Joe: Yes, it’s a learning experience you don’t want to have.
Honore: Right, you don’t want anyone to feel like they have to do something. You already feel guilty and when I did ask people, I felt, I hope that’s okay, I hope they’re not mad, I hope I didn’t inconvenience them. It’s just my nature. I feel bad about those types of things. It’s hard, you don’t want to be in that situation. You feel so vulnerable.
Joe: Yes, absolutely. It’s hard to deal with check-ups because you’re worried that the cancer has come back. How does it work for you now, like, for you and your husband?
Honore: Those are really rough. We are still on a three-month cadence because of how aggressive his cancer was. It’s a roller-coaster. The week leading up to it is not our strongest week when it comes to sleep. It’s that old saying of there’s just an elephant in the room. Going back to being open communicators and trying to deal with all of it, nobody wants to talk about it, nobody wants to be the one to say I’m worried. You don’t want to cast any doubt, you want to stay positive, but you also have to prepare yourself. I think in our case, for how abrupt his cancer came out, our nature now is to prepare for that ball to come out of left field that you aren’t expecting. How do you manage that and stay positive? It’s tough. It’s super tough. I would say we have a silly ritual. There’s a greasy diner on the way to the hospital that we always have breakfast.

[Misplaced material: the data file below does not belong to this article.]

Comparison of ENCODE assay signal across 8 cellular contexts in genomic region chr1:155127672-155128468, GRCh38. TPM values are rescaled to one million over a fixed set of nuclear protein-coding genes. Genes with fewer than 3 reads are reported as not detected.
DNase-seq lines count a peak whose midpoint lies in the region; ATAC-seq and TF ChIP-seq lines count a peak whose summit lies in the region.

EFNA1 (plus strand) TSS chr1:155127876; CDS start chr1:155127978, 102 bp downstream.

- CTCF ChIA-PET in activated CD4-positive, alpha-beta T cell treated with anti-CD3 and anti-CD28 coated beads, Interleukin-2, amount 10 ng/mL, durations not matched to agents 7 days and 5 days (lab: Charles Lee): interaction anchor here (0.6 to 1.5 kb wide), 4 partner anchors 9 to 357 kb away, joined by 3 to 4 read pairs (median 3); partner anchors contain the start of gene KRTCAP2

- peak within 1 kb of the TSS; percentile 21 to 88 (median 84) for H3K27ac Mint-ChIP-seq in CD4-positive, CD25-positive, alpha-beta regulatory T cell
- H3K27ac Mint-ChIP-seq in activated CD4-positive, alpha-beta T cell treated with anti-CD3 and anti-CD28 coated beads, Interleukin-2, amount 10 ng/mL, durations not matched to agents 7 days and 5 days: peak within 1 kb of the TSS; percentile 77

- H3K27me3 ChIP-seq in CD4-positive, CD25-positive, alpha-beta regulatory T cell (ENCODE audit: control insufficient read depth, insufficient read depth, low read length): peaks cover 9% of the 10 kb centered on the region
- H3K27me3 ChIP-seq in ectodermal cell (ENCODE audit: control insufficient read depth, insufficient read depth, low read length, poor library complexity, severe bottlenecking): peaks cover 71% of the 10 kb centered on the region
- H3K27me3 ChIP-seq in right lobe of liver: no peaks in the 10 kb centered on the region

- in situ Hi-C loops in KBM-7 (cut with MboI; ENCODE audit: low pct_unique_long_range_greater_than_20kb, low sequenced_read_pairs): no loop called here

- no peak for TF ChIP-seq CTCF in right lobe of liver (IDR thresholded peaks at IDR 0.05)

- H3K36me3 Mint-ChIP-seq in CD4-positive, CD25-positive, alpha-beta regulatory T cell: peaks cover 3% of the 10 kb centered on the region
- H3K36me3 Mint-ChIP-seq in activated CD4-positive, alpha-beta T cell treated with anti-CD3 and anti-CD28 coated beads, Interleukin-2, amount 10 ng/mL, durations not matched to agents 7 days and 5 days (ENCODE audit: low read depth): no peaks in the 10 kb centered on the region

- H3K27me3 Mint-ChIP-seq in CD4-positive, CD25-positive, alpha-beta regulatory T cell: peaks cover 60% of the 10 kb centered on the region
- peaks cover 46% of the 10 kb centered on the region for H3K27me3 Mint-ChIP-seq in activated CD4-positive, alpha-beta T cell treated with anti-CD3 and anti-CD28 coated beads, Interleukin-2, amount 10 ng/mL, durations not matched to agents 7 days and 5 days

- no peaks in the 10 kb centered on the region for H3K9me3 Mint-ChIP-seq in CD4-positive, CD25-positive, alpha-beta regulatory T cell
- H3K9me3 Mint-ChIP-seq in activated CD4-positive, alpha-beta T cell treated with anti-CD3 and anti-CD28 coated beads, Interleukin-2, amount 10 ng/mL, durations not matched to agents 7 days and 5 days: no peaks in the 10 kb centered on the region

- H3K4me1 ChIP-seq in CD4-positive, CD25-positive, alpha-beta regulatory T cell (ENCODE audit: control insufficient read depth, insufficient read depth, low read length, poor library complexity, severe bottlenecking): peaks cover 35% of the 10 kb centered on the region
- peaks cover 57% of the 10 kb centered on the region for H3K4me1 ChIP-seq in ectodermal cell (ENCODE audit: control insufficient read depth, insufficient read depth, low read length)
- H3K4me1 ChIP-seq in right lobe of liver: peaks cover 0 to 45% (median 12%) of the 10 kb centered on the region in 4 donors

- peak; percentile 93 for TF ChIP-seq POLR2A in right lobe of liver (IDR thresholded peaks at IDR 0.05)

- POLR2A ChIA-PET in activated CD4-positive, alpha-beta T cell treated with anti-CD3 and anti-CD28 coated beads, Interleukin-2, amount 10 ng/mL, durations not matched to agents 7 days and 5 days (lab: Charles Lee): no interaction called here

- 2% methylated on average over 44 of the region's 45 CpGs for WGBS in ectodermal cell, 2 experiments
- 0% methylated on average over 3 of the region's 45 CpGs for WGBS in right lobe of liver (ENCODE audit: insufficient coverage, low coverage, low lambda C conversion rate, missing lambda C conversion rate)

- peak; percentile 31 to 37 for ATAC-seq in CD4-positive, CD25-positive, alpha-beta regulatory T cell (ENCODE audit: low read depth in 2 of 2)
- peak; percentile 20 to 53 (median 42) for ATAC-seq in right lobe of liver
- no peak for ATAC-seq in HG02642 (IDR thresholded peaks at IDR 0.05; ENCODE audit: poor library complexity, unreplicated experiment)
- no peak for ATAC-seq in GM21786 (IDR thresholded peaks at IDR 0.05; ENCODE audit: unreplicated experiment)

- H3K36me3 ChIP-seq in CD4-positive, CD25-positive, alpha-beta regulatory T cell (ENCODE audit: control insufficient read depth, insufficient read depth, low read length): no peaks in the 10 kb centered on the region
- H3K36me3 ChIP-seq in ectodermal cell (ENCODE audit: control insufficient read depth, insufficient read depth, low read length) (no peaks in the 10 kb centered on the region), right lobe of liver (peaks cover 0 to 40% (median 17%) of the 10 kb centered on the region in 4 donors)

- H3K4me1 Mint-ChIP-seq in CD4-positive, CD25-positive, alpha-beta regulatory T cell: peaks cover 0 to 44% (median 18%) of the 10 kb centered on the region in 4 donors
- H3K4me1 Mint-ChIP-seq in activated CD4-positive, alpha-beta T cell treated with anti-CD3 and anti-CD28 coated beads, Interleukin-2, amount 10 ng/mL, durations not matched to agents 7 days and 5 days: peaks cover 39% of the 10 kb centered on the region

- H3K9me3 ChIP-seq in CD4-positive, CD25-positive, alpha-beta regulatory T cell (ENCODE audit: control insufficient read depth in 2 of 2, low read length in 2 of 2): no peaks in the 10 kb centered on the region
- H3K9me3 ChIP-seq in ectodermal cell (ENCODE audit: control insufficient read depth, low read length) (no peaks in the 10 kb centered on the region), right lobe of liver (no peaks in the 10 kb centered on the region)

We get up early and go have breakfast before we see the oncologist and get the results, because that’s just our half an hour where we can take a deep breath and the day is actually here and we see our doctor and they’re just wonderful. I think a big part of the challenges we have with that is, it’s really hard to go back into those spaces that have become so comfortable. It’s hard to sit in the waiting room when you’ve got people from all different stages of their cancer battle.
I remember right in the heart of Tom’s treatment, we were sitting in the waiting room and somebody was coming out and the receptionist said, “Okay, we got to schedule you for six months’ out.” Tom turned to me and said, “I wonder if I’ll ever be able to make that appointment.” In our world, at that time, we were there every other day. We were there for treatment, we were in hospital overnight. Just being back in the environment, you feel sick to your stomach. Everything just seems like you have to remind yourself that you’re not back in those days, you’re there for the check-up.